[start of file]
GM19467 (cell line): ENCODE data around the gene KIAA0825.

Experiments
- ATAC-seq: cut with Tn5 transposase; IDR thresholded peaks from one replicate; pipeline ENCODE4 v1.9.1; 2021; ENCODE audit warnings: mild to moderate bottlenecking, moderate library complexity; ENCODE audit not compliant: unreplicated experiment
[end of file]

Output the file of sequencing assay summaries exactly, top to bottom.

GM19467 (cell line): ENCODE data around the gene KIAA0825.

Experiments
- ATAC-seq: cut with Tn5 transposase; IDR thresholded peaks from one replicate; pipeline ENCODE4 v1.9.1; 2021; ENCODE audit warnings: mild to moderate bottlenecking, moderate library complexity; ENCODE audit not compliant: unreplicated experiment